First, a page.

Asking the Centre to file an affidavit detailing what it has done to provide dry rations to migrant workers under the Atma Nirbhar Scheme, the Supreme Court on Monday directed that migrant workers wherever stranded throughout the country should be provided the dry ration under the scheme or any other scheme found suitable by the states or the Centre.
The court also instructed the authorities not to insist on any identity card and said any self declaration will make the migrants eligible for food grains.
Expressing concern over the ‘woefully slow’ process of registering workers from the unorganised sector, the top court on Monday directed registration of unorganised workers to be completed as early as possible. A Common National Database for all organised workers situated in different states in the country should be set up in collaboration with the states, it told Ministry of Labour and Employment.
However, the apex court refused to direct any cash transfer to any person not covered by any state or the Union Territory, saying it is a policy decision and no direction for such transfer can be issued by the court.
A bench comprising justices Ashok Bhushan and M R Shah asked the Centre why there is no national data on workers of unorganised sector. It asked Solicitor General Tushar Mehta to expedite the process of registration of such workers by the Ministry of Labour as directed in a separate matter in 2018.
The court emphasised that data and the portal are essential to ensure benefits reach the needy during the lockdown. It also asked the States/Union Territories to file affidavits giving details of the schemes regarding cash transfer after it noted that few states had made schemes for direct cash transfer to construction workers and different amounts from Rs 1,000 to Rs 6,000 had been transferred but no such direct transfer scheme was in place with regard to other unorganised workers.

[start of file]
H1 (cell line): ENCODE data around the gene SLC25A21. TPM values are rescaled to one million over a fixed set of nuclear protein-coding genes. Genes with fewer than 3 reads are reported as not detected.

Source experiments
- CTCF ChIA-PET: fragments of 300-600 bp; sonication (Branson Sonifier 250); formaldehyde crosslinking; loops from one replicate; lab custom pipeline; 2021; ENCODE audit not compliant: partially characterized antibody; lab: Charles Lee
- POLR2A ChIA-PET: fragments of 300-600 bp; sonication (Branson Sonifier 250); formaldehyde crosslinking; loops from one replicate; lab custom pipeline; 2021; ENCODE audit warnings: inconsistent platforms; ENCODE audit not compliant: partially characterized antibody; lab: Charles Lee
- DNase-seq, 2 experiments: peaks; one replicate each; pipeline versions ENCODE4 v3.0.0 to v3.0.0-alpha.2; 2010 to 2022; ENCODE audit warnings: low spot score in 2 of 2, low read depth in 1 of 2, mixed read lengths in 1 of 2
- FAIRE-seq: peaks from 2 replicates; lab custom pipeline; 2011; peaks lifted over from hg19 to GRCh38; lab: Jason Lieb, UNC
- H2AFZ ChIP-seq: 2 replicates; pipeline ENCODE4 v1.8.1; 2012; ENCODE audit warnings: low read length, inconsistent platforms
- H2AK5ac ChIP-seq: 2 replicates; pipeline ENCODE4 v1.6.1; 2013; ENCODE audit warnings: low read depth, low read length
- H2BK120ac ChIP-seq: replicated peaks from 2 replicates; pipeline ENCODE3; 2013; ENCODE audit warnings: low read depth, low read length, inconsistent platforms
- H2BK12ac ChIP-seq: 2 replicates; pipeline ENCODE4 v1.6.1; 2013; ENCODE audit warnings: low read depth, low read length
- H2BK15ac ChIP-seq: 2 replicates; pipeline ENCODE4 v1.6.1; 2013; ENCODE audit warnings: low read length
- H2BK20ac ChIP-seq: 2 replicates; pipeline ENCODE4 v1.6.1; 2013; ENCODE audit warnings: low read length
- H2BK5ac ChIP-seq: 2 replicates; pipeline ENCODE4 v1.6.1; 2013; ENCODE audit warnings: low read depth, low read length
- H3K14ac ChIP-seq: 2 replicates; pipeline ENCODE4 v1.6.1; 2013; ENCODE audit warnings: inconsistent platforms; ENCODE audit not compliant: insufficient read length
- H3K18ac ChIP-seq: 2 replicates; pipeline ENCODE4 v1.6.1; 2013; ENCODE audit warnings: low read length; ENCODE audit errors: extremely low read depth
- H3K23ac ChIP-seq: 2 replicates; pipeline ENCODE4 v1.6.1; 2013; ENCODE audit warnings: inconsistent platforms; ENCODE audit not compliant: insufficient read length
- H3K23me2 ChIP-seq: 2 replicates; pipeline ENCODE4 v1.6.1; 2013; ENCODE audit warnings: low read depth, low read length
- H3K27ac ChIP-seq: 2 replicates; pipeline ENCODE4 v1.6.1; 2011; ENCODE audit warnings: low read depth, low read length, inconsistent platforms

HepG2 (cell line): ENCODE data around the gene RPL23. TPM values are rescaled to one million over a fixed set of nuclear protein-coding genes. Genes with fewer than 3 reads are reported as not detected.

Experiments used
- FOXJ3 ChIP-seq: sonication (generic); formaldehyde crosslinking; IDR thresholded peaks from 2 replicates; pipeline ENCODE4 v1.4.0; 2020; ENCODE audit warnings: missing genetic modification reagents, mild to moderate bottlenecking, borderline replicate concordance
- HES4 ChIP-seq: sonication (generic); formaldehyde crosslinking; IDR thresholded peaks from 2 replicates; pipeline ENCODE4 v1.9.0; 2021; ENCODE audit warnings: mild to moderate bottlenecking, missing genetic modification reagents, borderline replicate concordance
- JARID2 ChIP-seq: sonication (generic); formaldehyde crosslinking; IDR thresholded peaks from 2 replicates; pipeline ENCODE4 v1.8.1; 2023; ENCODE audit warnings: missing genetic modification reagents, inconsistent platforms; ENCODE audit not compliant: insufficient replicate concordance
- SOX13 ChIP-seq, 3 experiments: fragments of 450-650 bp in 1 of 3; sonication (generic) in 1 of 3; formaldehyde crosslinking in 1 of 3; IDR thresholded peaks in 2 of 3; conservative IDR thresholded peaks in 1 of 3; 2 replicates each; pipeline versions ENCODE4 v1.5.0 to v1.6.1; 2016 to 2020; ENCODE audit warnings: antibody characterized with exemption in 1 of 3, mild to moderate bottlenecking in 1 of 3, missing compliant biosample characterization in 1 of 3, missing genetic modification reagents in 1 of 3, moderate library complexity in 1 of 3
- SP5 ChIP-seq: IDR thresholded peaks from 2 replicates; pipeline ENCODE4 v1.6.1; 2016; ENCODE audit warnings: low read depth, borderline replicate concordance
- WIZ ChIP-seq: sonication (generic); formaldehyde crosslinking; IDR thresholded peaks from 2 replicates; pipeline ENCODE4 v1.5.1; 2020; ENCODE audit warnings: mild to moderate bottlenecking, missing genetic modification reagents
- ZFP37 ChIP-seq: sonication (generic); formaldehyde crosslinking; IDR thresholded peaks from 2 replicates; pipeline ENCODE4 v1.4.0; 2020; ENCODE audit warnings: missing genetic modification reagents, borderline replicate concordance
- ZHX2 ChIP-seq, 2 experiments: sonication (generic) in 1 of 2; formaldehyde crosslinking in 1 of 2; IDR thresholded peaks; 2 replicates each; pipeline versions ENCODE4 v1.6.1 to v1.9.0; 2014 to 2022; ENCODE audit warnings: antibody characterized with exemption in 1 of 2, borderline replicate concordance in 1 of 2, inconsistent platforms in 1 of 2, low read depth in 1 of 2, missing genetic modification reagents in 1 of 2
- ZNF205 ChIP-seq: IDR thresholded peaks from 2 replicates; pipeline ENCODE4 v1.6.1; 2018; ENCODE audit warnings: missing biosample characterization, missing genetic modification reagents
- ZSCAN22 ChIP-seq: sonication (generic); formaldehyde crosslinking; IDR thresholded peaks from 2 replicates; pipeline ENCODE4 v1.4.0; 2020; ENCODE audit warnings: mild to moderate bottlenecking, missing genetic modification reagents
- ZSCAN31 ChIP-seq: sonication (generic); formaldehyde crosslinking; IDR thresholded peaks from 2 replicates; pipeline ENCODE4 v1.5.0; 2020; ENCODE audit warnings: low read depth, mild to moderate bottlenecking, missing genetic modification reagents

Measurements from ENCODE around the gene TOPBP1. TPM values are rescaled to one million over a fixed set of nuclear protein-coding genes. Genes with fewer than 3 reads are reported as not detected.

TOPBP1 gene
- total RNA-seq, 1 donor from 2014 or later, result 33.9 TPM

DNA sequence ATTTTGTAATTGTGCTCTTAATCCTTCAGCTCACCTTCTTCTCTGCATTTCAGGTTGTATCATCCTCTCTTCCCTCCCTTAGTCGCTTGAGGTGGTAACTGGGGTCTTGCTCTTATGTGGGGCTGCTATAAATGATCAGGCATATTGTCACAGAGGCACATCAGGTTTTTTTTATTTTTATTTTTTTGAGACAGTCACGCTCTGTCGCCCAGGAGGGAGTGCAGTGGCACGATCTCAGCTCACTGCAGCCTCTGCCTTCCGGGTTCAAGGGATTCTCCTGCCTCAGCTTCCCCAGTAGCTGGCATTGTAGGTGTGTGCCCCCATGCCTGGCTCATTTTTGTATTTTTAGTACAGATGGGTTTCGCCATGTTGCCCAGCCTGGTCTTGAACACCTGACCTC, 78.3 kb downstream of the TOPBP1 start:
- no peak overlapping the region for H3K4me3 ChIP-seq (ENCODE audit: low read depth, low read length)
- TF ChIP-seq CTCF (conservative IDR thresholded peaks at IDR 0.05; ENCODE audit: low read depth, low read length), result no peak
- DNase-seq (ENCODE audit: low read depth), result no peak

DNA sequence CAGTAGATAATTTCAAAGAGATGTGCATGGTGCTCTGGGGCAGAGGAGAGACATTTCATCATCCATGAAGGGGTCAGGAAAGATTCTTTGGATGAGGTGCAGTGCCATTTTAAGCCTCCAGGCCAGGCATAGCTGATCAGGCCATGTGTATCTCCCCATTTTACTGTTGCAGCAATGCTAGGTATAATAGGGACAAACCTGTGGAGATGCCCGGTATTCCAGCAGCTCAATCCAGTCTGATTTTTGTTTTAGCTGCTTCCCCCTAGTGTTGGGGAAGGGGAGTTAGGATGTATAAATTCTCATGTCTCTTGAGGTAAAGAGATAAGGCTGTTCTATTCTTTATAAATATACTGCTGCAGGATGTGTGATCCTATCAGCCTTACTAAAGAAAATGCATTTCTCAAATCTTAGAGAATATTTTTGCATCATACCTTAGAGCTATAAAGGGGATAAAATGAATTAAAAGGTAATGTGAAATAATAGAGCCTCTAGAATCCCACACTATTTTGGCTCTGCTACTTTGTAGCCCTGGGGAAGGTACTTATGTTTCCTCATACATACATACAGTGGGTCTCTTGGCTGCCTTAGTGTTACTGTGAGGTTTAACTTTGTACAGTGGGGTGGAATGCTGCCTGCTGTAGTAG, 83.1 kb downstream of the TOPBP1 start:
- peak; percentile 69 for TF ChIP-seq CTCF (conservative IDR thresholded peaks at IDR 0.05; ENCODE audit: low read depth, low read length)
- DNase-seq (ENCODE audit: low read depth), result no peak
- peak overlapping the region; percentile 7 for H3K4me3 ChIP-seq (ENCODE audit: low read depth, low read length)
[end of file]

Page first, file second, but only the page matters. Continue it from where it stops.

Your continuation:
The court also asked the governments of Delhi, Haryana and Uttar Pradesh to provide adequate transportation for the workers who wished to return to their homes.
“Whether it was the national lockdown in 2020 or mini lockdowns in 2021, psychologically the attitude of migrant workers remains the same — they would want to go home,” Justice Shah told Mehta.
Taking up a Suo Motu matter, the court pointed out governments could extend benefits to migrant workers, those who lost employment amid the pandemic, only if they were registered.
“It is a difficult task, but has to be achieved,” the bench said, while adding that the Centre and states must expedite registration of migrant workers along with those working in the unorganised sectors. “On paper, we see government has spent thousands of crores, but the concern is that whether it is reaching the needy persons,” the bench said.
“We are further of the view that there shall be suitable mechanism to monitor and supervise whether the benefits of the welfare schemes reach the beneficiaries which may be from grassroot levels to higher authorities with names and places of beneficiaries so that the purposes for such schemes are floated is achieved,” the top court said.
Regarding Community Kitchen, the court said that it is the responsibility of the States/Union Territories to provide Community Kitchen to the stranded migrant workers, who have lost their employment and are in need of two meals a day. “We direct all the States/Union Territories to make operational the community kitchen to the stranded migrant workers wherever they may situate in the country. There shall be wide publicity with respect to the various schemes including the places of community kitchens so that such needy persons may in fact take benefits,” it added.